Using R with GIS Software


Most GIS software today, including ArcGIS, QGIS, GRASS, and other industry and open source applications, apply Python as a scripting and add-on language for plugins and programming needs that can increase spatial analytical functionality and spatial processing. However, more recent integration of the R statistical package has been applied, such as in QGIS, where users can access R’s increasingly growing and powerful spatial analysis library.

Growing Uses of R

Although R started as mainly a statistical package, its use has grown to a number of areas, including natural language processing and web scrapping.[1] It also has strong spatial analytical tools including point pattern analysis and Bayesian geostatistical modeling. It can read and handle a variety of vector and raster data, including shapefiles, NetCDF, and GDAL supported formats.

How R is Used to Expand GIS Software

Traditional GIS packages have been limited by the fact their spatial statistics and analytical capabilities were relatively minor, including a small range of built-in functions, forcing users to use alternative platforms for advanced analysis and modeling and simulation. With the utility of R, many popular statistical procedures and more advanced analyses, including a variety of simulation applications, can be applied directly within tools such as QGIS.[2]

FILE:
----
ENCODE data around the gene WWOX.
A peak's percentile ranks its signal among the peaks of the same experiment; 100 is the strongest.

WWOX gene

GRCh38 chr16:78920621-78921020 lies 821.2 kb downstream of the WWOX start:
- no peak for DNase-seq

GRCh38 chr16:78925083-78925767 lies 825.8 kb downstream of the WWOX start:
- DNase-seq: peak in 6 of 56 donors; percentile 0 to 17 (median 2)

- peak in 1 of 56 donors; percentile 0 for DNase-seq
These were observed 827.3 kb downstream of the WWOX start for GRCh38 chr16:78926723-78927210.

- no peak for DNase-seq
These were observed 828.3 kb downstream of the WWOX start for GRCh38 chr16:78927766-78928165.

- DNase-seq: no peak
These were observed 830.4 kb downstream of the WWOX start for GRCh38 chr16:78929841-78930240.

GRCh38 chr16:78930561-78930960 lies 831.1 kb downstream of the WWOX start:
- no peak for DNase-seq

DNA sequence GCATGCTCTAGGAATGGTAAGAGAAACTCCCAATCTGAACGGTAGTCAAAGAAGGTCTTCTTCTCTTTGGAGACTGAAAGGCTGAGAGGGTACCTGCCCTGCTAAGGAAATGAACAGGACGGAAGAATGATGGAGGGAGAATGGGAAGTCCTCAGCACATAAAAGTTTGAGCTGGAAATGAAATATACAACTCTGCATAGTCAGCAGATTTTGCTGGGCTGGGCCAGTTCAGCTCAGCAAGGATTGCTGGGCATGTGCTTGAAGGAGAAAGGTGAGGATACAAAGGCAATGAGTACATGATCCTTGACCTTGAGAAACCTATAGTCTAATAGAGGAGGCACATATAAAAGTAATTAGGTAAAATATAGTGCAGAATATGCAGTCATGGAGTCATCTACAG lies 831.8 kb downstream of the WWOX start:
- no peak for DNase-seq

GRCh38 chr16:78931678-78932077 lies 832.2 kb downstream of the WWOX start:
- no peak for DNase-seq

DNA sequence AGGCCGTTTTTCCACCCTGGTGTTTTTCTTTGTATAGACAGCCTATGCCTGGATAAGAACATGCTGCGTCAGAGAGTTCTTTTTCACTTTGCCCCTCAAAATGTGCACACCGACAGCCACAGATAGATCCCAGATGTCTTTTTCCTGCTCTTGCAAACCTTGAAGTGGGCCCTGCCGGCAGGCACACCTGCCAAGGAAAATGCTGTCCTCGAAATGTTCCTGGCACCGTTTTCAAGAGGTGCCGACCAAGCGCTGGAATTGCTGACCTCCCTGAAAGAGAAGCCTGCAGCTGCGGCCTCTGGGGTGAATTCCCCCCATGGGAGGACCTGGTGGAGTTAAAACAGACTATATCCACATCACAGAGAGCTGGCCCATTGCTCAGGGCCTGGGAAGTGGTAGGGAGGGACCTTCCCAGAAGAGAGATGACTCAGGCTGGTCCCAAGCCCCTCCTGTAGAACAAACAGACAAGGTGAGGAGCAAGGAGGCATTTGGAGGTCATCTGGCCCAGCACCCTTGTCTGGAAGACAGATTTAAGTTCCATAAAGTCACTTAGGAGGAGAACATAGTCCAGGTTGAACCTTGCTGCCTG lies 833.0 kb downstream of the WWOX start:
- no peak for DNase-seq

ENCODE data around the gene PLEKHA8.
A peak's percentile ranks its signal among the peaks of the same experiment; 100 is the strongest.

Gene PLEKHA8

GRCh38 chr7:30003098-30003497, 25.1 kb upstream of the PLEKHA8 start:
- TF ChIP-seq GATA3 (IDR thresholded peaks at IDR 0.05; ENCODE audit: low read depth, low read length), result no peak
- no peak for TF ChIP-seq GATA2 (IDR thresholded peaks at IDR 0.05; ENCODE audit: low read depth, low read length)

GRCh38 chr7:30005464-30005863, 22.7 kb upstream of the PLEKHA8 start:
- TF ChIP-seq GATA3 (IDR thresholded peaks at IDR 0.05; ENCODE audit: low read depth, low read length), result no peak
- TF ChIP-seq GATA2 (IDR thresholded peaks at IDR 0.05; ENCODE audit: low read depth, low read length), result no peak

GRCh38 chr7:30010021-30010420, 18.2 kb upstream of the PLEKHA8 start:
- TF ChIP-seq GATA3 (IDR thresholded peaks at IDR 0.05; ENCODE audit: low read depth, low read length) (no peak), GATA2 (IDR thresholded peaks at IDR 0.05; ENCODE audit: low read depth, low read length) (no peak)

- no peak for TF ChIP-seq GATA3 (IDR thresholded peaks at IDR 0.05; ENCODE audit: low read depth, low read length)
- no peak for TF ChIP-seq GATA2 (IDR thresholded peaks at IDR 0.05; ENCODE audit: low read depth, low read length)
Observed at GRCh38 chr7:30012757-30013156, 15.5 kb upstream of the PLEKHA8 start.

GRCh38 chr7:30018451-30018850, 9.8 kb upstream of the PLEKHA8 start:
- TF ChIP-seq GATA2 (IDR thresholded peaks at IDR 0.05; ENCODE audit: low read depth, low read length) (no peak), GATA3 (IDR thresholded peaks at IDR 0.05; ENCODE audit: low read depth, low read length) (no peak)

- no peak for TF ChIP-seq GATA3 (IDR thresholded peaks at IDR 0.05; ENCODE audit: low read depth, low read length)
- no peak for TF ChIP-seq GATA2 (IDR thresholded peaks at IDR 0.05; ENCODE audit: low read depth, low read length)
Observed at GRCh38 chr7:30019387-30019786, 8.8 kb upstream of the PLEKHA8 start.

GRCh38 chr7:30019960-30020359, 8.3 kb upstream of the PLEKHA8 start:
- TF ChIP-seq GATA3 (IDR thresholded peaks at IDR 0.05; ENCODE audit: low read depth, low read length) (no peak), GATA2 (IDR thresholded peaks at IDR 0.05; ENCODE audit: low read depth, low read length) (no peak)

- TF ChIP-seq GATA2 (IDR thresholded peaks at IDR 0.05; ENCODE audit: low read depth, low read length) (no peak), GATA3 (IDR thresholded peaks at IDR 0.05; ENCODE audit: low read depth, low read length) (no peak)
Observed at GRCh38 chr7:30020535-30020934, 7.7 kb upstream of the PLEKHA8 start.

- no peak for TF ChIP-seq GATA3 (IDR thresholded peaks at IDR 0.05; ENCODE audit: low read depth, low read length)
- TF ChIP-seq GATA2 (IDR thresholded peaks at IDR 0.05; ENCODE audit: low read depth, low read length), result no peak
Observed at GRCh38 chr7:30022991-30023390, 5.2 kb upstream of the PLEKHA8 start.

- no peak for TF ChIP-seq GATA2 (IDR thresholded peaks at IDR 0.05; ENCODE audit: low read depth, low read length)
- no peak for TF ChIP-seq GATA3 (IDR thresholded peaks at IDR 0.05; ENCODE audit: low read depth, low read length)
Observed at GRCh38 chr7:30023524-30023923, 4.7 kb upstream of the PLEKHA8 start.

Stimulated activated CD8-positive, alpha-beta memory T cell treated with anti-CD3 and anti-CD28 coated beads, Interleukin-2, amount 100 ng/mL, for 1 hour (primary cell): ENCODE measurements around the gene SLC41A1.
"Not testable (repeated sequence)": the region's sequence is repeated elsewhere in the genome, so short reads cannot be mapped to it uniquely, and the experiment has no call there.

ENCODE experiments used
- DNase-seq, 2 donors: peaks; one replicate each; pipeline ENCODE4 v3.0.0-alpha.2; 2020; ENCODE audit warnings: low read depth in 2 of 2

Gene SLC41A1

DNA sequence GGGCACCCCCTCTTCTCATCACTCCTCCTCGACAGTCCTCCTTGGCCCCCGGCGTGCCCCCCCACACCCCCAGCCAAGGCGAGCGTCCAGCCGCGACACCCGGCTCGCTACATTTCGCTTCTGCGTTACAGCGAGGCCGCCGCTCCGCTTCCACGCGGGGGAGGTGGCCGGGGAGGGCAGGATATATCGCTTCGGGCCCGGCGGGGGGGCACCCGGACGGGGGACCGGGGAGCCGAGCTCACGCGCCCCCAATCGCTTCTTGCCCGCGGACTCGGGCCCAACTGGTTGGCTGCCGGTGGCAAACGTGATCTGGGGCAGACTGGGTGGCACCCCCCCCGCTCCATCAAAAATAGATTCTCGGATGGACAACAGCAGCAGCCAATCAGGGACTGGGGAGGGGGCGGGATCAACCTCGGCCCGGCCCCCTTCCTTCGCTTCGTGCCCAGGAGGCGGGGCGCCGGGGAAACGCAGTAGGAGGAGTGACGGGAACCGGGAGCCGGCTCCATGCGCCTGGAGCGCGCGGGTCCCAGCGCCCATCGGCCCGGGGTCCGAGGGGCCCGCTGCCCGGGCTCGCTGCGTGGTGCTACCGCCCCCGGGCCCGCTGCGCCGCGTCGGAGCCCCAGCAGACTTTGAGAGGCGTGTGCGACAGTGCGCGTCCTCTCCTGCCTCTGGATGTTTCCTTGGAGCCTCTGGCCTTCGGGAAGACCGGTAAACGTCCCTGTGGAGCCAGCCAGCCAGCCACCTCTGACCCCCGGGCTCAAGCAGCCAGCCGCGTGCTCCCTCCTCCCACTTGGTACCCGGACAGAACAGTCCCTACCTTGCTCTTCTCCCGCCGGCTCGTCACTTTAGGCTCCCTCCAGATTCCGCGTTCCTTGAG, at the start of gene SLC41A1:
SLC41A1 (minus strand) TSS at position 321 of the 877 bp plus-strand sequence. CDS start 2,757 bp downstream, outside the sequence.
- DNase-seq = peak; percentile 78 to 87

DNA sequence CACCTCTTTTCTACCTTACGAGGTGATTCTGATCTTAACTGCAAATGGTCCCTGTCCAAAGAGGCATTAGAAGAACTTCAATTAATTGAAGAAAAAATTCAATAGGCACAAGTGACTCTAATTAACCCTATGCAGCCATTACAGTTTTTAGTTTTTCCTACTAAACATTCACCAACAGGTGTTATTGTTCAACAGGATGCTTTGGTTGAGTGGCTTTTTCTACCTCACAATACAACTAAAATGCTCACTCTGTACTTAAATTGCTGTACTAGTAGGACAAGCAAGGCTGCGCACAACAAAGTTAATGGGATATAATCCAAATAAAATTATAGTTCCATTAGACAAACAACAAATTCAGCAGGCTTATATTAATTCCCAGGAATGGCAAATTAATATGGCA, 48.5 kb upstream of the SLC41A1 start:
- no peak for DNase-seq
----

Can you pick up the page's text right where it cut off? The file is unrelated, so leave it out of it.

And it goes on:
Users can also use R natively where visualizations allow for spatial analysis to be done within R. While R and QGIS are both not commonly used in industry, increasingly there are more research applications that integrate these tools. Examples include a recent paper on mapping Borneo’s tropical rainforests where a beta-logistic regression was used to assess structural changes evident.[3]

The Processing Toolbox in QGIS includes tools from R.  From Menke, 2016.

The Processing Toolbox in QGIS includes tools from R. From Menke, 2016.

Another example includes a recent paper on the mammalian fossil record.[4] The examples show that more powerful spatial analytical capabilities, including utilizing R powerful visualization packages, such as ggmap, have allowed users to leverage this new tool within existing popular and open source GIS products.


[1] For more on R, see:

[2] For a useful blog on the integration of R and GIS, see: Kurt Menke’s article – QGIS, Open Source GIS & R, May 2016.  

[3] For more on this example, see:  Pfeifer, M., Kor, L., Nilus, R., Turner, E., Cusack, J., Lysenko, I., … Ewers, R. M. (2016). Mapping the structure of Borneo’s tropical forests across a degradation gradient. Remote Sensing of Environment, 176, 84–97.

[4] For more on this paper, see:  Fortelius, M., Žliobaitė, I., Kaya, F., Bibi, F., Bobe, R., Leakey, L., … Werdelin, L. (2016). An ecometric analysis of the fossil mammal record of the Turkana Basin. Philosophical Transactions of the Royal Society B: Biological Sciences, 371(1698), 20150232.



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